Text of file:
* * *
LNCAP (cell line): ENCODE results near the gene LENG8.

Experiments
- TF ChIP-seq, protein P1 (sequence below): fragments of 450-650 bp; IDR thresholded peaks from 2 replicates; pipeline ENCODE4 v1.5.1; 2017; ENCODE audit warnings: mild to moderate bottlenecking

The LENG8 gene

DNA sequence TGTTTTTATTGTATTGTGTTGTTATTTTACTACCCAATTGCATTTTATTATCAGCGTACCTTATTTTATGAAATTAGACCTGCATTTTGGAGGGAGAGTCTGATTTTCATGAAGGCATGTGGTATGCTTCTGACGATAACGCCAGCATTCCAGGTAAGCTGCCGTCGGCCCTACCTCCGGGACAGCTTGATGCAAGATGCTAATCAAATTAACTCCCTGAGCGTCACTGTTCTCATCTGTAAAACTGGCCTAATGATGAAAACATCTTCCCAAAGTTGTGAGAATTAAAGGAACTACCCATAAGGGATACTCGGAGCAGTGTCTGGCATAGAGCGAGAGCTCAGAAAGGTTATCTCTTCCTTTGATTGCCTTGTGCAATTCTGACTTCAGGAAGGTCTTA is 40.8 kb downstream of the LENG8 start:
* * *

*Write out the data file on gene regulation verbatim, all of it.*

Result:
LNCAP (cell line): ENCODE results near the gene LENG8.

Experiments
- TF ChIP-seq, protein P1 (sequence below): fragments of 450-650 bp; IDR thresholded peaks from 2 replicates; pipeline ENCODE4 v1.5.1; 2017; ENCODE audit warnings: mild to moderate bottlenecking

The LENG8 gene

DNA sequence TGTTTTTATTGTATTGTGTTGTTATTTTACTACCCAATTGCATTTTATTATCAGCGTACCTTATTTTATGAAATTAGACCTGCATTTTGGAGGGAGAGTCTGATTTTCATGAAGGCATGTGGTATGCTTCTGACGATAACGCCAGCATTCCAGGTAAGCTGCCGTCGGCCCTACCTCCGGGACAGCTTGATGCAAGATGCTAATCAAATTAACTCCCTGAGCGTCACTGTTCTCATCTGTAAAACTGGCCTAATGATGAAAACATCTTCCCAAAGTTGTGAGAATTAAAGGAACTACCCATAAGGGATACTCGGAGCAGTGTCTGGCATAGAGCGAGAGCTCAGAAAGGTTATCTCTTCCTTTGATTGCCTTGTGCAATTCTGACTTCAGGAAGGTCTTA is 40.8 kb downstream of the LENG8 start: